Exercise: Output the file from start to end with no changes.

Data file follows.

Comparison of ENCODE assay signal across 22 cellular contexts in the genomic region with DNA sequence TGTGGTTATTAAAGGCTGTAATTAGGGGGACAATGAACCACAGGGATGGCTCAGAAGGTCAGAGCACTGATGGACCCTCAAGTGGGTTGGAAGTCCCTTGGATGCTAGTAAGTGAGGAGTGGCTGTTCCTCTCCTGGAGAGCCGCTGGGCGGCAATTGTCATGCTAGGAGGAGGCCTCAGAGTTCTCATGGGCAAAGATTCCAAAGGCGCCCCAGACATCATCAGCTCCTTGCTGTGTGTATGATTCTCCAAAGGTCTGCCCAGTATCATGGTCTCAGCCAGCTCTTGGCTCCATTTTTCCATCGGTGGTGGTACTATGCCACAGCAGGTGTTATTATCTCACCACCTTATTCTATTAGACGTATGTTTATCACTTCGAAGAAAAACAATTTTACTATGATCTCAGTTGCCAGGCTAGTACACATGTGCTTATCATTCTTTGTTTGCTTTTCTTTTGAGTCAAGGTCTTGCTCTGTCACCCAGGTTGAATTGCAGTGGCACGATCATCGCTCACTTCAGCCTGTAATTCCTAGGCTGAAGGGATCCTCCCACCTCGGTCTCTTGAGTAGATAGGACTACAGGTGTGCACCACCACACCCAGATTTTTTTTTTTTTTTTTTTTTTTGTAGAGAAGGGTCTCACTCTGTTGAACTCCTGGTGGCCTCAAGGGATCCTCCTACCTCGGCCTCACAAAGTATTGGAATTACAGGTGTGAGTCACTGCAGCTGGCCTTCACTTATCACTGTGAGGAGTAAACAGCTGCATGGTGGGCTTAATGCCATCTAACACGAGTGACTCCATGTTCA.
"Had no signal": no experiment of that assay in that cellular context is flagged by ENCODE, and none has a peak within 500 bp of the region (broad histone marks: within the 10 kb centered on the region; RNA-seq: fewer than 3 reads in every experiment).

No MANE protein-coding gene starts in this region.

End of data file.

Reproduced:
Comparison of ENCODE assay signal across 22 cellular contexts in the genomic region with DNA sequence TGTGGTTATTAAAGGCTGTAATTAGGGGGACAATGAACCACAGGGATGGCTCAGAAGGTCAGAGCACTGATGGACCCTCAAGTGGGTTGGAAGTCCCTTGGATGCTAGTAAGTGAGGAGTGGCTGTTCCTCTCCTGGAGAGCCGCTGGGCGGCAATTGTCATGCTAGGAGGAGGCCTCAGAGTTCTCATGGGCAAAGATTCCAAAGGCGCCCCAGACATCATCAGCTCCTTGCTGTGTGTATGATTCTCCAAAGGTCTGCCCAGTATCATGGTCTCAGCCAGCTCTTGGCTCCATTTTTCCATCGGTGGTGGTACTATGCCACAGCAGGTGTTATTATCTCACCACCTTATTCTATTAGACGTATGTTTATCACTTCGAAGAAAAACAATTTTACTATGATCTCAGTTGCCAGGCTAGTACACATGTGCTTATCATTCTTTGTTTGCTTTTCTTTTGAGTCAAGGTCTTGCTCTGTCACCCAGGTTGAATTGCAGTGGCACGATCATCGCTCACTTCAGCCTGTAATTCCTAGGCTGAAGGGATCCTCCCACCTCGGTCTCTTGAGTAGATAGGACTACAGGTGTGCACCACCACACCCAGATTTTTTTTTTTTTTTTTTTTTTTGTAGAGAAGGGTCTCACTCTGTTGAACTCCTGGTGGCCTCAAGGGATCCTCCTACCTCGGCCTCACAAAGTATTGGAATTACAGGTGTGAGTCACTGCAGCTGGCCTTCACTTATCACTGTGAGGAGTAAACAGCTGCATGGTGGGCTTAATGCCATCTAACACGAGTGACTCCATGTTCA.
"Had no signal": no experiment of that assay in that cellular context is flagged by ENCODE, and none has a peak within 500 bp of the region (broad histone marks: within the 10 kb centered on the region; RNA-seq: fewer than 3 reads in every experiment).

No MANE protein-coding gene starts in this region.